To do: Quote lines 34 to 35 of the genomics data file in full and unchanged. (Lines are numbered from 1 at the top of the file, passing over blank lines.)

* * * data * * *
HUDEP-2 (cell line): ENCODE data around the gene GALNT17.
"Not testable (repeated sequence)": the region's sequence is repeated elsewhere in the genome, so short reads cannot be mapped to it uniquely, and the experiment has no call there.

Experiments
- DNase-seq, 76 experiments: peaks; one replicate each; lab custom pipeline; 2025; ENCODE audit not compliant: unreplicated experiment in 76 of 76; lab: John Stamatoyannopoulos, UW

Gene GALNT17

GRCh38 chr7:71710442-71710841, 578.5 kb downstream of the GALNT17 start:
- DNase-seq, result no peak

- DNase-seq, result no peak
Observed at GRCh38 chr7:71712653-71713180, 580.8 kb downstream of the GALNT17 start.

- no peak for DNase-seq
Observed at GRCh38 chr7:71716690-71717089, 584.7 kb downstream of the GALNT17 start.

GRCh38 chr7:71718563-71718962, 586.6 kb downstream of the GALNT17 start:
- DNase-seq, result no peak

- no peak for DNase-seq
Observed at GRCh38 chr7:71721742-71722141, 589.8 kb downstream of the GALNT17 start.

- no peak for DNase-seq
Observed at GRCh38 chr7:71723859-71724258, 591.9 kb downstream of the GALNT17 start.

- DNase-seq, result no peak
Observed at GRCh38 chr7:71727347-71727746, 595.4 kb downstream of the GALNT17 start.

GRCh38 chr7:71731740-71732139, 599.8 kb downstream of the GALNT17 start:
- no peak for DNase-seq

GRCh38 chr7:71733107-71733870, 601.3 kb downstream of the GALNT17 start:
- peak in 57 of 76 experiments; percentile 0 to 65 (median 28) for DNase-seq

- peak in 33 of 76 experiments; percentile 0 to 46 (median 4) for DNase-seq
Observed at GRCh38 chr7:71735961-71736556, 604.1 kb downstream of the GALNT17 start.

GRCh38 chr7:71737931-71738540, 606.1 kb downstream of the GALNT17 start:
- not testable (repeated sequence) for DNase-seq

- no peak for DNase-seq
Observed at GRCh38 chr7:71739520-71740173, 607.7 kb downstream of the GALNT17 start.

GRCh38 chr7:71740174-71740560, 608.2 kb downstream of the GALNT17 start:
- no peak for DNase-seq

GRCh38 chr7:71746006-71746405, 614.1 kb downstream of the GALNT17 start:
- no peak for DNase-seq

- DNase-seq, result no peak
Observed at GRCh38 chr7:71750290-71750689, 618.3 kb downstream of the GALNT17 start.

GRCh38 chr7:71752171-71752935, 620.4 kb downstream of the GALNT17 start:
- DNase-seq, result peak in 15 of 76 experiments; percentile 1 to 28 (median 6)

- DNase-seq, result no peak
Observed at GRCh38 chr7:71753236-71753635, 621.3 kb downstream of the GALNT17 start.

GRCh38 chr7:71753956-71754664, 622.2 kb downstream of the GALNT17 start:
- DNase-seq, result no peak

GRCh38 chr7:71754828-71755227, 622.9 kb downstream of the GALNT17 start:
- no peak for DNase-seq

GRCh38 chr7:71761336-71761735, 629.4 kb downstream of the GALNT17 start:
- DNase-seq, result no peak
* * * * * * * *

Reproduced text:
- DNase-seq, result no peak
Observed at GRCh38 chr7:71750290-71750689, 618.3 kb downstream of the GALNT17 start.